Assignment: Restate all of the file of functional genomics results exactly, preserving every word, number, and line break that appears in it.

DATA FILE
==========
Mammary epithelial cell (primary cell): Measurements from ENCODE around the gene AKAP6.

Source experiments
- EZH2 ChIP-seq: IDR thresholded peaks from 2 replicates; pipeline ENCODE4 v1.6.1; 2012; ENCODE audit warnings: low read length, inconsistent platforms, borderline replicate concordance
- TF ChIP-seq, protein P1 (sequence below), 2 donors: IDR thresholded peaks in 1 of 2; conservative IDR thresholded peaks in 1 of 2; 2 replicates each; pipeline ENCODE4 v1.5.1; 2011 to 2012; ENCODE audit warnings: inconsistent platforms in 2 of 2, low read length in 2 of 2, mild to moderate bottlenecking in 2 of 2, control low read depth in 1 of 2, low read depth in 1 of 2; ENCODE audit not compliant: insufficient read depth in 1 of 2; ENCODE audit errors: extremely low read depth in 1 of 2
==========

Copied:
Mammary epithelial cell (primary cell): Measurements from ENCODE around the gene AKAP6.

Source experiments
- EZH2 ChIP-seq: IDR thresholded peaks from 2 replicates; pipeline ENCODE4 v1.6.1; 2012; ENCODE audit warnings: low read length, inconsistent platforms, borderline replicate concordance
- TF ChIP-seq, protein P1 (sequence below), 2 donors: IDR thresholded peaks in 1 of 2; conservative IDR thresholded peaks in 1 of 2; 2 replicates each; pipeline ENCODE4 v1.5.1; 2011 to 2012; ENCODE audit warnings: inconsistent platforms in 2 of 2, low read length in 2 of 2, mild to moderate bottlenecking in 2 of 2, control low read depth in 1 of 2, low read depth in 1 of 2; ENCODE audit not compliant: insufficient read depth in 1 of 2; ENCODE audit errors: extremely low read depth in 1 of 2